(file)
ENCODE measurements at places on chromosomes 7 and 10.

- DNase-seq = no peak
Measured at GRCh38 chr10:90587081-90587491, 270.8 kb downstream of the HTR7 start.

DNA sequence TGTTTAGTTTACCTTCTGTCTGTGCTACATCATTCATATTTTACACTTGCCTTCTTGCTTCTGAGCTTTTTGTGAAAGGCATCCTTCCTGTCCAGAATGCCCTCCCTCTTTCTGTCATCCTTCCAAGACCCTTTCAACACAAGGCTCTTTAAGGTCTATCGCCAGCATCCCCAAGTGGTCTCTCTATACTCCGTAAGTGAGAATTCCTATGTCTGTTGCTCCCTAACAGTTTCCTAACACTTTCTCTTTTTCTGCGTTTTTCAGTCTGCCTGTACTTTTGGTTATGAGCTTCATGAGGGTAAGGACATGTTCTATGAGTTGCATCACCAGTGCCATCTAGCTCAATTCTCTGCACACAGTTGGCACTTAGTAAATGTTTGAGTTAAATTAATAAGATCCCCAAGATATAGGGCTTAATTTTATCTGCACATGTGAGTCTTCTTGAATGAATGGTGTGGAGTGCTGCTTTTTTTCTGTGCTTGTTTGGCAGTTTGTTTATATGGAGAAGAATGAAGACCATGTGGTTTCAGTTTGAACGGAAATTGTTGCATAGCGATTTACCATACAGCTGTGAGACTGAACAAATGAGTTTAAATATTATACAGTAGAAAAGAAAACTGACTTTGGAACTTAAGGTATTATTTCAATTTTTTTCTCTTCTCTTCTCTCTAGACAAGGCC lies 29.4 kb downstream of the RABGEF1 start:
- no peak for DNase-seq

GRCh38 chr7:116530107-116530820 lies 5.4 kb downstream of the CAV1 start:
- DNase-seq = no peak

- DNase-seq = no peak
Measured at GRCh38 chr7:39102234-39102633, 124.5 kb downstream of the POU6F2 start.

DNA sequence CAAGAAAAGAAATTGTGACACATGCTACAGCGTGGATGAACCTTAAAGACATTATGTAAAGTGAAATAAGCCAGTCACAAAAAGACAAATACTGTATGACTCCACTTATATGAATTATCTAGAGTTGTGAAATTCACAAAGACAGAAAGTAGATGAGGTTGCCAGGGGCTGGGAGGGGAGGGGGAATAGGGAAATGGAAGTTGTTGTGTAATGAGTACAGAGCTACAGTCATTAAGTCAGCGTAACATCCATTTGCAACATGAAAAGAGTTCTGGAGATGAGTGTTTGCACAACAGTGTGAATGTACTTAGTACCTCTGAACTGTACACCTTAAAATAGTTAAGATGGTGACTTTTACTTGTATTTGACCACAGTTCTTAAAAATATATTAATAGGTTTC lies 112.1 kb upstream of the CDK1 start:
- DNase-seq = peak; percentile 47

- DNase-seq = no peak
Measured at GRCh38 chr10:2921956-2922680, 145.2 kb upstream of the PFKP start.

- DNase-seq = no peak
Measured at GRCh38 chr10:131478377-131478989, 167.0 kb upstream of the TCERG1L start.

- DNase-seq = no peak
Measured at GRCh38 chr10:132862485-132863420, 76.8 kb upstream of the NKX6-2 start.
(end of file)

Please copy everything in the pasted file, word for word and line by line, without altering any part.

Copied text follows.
ENCODE measurements at places on chromosomes 7 and 10.

- DNase-seq = no peak
Measured at GRCh38 chr10:90587081-90587491, 270.8 kb downstream of the HTR7 start.

DNA sequence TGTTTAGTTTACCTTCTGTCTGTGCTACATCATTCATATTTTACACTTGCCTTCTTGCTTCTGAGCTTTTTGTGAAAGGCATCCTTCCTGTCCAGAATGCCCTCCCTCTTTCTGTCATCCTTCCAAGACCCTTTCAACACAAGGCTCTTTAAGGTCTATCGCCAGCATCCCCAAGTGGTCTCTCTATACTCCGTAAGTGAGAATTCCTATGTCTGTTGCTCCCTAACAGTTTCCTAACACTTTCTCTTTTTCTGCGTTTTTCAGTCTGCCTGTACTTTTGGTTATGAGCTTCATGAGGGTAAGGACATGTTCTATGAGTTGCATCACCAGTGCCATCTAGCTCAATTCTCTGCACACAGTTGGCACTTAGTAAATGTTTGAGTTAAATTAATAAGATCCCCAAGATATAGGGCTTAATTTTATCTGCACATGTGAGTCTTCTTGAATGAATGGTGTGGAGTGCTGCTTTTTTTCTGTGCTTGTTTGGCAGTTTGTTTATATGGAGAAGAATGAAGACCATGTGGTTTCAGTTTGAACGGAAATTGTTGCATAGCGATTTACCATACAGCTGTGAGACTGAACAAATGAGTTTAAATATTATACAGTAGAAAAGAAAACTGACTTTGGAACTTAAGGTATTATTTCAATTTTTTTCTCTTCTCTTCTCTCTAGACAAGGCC lies 29.4 kb downstream of the RABGEF1 start:
- no peak for DNase-seq

GRCh38 chr7:116530107-116530820 lies 5.4 kb downstream of the CAV1 start:
- DNase-seq = no peak

- DNase-seq = no peak
Measured at GRCh38 chr7:39102234-39102633, 124.5 kb downstream of the POU6F2 start.

DNA sequence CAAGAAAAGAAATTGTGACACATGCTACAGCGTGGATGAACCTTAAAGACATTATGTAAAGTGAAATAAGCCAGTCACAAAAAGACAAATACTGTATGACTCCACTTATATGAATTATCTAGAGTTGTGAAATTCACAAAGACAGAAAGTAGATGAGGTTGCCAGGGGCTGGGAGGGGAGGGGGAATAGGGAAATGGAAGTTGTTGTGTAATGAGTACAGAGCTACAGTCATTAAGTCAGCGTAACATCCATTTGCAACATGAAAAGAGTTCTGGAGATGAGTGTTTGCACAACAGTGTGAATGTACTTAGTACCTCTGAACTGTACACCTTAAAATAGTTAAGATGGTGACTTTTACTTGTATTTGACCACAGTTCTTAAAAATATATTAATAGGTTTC lies 112.1 kb upstream of the CDK1 start:
- DNase-seq = peak; percentile 47

- DNase-seq = no peak
Measured at GRCh38 chr10:2921956-2922680, 145.2 kb upstream of the PFKP start.

- DNase-seq = no peak
Measured at GRCh38 chr10:131478377-131478989, 167.0 kb upstream of the TCERG1L start.

- DNase-seq = no peak
Measured at GRCh38 chr10:132862485-132863420, 76.8 kb upstream of the NKX6-2 start.